Transcatheter mitral valve repair for functional mitral regurgitation: Evaluating the evidence.

Journal Article (Journal Article;Review)

OBJECTIVES: Two trials (Cardiovascular Outcomes Assessment of the MitraClip Percutaneous Therapy for Heart Failure Patients with Functional Mitral Regurgitation Trial and Percutaneous Repair with the MitraClip Device for Severe Functional/Secondary Mitral Regurgitation Trial) were published in 2018 evaluating the effectiveness and safety of transcatheter repair for patients with heart failure with significant functional mitral regurgitation, which yielded different results. This article reviews the strength of the evidence, differences in trial designs, ethical and implementation implications, and delineates future research needs to help guide the appropriate dissemination of transcatheter repair for functional patients with mitral regurgitation. METHODS: The National Heart, Lung, and Blood Institute convened a workshop of interdisciplinary experts to address these objectives. RESULTS: Transcatheter repair of functional mitral regurgitation can provide significant benefits in terms of heart failure hospitalizations, survival, and quality of life when appropriate heart failure candidates with moderate to severe or severe mitral regurgitation while on optimal guideline-directed medical therapy can be identified. Key ingredients for success are preoperative evaluation and management and postoperative care by an interdisciplinary heart team. CONCLUSIONS: Given the discordance observed between trials, ongoing innovation in patient management, and potential expansion of indications for use, the evidence base must be expanded to optimize appropriate implementation of this complex therapy. This will require more complete capture of outcome data in real-world settings for all eligible candidates whether or not they receive this therapy. Inevitably, the indications for use of this therapy will expand, as will the devices and therapeutic approaches for this population, necessitating the study of comparative effectiveness through randomized trials or observational studies. Moreover, given the substantial variations in care delivery, conducting implementation research to delineate characteristics of the optimal care model would be of benefit.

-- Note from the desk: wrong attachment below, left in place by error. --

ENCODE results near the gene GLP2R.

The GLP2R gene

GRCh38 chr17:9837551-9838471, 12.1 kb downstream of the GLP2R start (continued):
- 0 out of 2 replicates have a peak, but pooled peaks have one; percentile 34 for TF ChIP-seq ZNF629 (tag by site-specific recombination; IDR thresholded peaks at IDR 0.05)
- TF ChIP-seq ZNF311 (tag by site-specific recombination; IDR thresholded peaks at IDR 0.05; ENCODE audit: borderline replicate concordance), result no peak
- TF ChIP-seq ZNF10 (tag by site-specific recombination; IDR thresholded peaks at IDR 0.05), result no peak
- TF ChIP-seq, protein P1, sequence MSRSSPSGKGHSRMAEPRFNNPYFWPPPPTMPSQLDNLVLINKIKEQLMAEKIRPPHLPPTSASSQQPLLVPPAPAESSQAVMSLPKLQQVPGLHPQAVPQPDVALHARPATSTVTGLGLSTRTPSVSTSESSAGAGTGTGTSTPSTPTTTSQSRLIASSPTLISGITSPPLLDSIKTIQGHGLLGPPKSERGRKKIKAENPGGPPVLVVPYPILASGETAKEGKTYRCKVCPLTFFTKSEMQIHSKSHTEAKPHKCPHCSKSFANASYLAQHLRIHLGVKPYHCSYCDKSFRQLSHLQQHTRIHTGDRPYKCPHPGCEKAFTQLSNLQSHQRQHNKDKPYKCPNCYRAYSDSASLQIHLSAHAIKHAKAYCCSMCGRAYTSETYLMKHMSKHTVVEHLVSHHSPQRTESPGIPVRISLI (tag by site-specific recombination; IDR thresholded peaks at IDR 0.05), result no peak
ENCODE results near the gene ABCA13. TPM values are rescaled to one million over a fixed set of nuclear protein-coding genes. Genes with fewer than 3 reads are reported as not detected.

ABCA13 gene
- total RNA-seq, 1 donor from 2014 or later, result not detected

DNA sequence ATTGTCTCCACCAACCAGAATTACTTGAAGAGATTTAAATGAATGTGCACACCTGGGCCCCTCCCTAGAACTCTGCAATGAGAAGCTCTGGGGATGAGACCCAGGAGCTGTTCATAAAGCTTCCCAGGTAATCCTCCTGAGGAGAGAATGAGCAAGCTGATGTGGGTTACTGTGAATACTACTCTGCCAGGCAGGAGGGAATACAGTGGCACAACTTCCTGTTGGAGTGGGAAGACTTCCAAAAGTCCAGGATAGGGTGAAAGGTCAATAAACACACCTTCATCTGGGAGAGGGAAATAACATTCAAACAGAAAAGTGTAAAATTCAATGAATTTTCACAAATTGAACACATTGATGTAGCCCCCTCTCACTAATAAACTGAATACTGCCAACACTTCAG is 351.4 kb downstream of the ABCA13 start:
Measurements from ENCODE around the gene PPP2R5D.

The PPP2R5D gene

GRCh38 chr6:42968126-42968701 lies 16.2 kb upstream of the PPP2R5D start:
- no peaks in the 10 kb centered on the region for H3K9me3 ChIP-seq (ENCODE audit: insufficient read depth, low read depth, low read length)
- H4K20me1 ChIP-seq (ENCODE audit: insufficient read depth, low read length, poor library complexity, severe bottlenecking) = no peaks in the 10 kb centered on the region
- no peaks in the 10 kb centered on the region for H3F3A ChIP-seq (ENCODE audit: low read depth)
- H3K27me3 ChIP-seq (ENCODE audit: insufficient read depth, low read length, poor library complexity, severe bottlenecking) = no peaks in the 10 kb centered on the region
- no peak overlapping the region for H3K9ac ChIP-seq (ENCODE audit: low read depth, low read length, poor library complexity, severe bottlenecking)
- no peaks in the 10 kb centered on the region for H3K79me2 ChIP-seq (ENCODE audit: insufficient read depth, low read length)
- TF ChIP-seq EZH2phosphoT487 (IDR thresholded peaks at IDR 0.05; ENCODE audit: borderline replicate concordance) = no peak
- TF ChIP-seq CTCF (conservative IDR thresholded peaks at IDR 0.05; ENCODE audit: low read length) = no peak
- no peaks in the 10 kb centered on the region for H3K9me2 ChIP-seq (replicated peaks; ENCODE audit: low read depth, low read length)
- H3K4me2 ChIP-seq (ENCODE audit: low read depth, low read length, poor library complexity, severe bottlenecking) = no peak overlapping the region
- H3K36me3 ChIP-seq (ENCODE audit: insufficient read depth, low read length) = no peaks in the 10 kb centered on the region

Full Text

Duke Authors

Cited Authors

  • Gelijns, AC; Moskowitz, AJ; O'Gara, PT; Giustino, G; Mack, MJ; Mancini, DM; Bagiella, E; Hung, J; Ailawadi, G; Leon, MB; Acker, MA; Alexander, JH; Dickert, NW; Taddei-Peters, WC; Miller, MA

Published Date

  • November 2021

Published In

Volume / Issue

  • 162 / 5

Start / End Page

  • 1504 - 1511

PubMed ID

  • 32359794

Pubmed Central ID

  • PMC7935447

Electronic International Standard Serial Number (EISSN)

  • 1097-685X

Digital Object Identifier (DOI)

  • 10.1016/j.jtcvs.2020.02.132

Language

  • eng

Conference Location

  • United States